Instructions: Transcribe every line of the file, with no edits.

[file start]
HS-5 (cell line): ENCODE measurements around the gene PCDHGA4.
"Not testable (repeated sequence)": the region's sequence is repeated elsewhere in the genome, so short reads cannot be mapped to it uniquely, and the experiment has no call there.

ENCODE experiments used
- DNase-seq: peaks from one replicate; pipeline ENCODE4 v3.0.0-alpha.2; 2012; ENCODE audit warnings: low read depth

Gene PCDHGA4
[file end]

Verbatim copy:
HS-5 (cell line): ENCODE measurements around the gene PCDHGA4.
"Not testable (repeated sequence)": the region's sequence is repeated elsewhere in the genome, so short reads cannot be mapped to it uniquely, and the experiment has no call there.

ENCODE experiments used
- DNase-seq: peaks from one replicate; pipeline ENCODE4 v3.0.0-alpha.2; 2012; ENCODE audit warnings: low read depth

Gene PCDHGA4